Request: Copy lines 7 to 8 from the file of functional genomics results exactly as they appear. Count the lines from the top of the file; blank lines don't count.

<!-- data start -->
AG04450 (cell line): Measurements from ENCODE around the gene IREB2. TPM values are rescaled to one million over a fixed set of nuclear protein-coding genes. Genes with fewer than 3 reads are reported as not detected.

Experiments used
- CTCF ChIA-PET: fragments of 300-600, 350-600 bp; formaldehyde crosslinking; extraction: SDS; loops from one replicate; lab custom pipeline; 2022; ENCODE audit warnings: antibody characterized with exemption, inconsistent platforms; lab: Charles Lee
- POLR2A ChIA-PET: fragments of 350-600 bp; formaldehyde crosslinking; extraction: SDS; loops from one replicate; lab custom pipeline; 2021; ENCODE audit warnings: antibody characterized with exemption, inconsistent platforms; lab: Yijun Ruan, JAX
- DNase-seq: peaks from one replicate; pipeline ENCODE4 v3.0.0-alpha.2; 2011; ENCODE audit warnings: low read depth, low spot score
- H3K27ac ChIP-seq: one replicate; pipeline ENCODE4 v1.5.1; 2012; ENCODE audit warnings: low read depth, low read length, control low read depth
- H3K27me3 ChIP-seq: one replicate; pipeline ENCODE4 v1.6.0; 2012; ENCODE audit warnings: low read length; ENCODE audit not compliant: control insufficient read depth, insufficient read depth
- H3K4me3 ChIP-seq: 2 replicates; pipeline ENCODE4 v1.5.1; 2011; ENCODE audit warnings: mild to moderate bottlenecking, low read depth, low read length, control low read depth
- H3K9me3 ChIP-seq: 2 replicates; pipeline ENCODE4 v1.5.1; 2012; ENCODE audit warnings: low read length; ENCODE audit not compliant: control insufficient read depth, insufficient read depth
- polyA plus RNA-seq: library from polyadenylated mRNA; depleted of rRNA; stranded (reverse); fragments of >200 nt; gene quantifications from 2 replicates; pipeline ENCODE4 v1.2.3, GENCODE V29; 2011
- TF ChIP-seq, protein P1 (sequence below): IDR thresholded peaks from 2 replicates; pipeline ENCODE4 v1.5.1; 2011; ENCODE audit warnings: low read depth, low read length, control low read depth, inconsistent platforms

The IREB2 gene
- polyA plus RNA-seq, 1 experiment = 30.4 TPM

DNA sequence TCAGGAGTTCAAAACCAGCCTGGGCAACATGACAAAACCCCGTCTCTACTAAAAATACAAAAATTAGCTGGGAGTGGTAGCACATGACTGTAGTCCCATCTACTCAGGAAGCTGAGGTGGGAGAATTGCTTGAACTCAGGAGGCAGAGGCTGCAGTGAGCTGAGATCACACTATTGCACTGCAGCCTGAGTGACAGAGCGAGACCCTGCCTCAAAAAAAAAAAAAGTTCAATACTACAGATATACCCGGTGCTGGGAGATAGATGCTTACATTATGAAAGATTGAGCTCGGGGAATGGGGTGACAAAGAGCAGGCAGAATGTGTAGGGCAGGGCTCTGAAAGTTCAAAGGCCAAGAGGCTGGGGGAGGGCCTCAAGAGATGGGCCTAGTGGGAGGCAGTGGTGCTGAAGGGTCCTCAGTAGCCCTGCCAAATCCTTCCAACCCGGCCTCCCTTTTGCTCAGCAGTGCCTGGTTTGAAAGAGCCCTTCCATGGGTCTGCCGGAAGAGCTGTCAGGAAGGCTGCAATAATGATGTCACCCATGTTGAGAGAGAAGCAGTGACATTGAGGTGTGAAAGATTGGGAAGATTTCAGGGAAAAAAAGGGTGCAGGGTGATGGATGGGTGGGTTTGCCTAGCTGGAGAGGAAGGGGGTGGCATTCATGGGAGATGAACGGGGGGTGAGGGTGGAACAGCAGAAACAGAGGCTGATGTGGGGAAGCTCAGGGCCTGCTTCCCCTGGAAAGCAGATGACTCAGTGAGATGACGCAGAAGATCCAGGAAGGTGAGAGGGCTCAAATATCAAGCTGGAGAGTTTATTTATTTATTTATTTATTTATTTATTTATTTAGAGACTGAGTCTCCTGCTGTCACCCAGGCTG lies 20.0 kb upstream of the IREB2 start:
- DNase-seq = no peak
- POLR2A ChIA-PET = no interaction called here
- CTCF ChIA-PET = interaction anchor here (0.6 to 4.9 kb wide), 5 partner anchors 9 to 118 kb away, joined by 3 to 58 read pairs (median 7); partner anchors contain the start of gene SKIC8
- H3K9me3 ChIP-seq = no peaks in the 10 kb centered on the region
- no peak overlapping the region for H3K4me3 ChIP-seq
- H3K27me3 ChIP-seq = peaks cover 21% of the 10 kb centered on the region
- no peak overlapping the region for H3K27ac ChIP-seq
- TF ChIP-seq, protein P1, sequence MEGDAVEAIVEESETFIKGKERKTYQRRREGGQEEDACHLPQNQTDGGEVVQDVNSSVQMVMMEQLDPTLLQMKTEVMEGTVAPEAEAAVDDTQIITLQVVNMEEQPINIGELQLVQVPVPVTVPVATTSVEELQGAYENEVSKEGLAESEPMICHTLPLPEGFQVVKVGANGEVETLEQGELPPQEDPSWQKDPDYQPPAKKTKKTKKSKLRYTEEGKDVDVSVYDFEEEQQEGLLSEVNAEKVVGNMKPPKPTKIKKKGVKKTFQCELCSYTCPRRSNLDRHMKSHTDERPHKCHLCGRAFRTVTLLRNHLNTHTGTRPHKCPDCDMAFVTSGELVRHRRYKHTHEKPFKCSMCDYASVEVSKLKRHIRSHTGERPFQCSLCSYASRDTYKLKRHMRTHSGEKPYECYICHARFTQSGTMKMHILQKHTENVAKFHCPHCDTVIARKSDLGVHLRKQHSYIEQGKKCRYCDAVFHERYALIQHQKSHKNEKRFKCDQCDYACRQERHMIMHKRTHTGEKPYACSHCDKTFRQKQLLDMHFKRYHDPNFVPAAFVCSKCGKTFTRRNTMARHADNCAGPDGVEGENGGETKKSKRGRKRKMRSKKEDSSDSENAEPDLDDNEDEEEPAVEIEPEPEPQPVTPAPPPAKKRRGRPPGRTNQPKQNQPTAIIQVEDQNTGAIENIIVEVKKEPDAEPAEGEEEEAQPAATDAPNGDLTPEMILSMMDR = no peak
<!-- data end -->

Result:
- H3K27me3 ChIP-seq: one replicate; pipeline ENCODE4 v1.6.0; 2012; ENCODE audit warnings: low read length; ENCODE audit not compliant: control insufficient read depth, insufficient read depth
- H3K4me3 ChIP-seq: 2 replicates; pipeline ENCODE4 v1.5.1; 2011; ENCODE audit warnings: mild to moderate bottlenecking, low read depth, low read length, control low read depth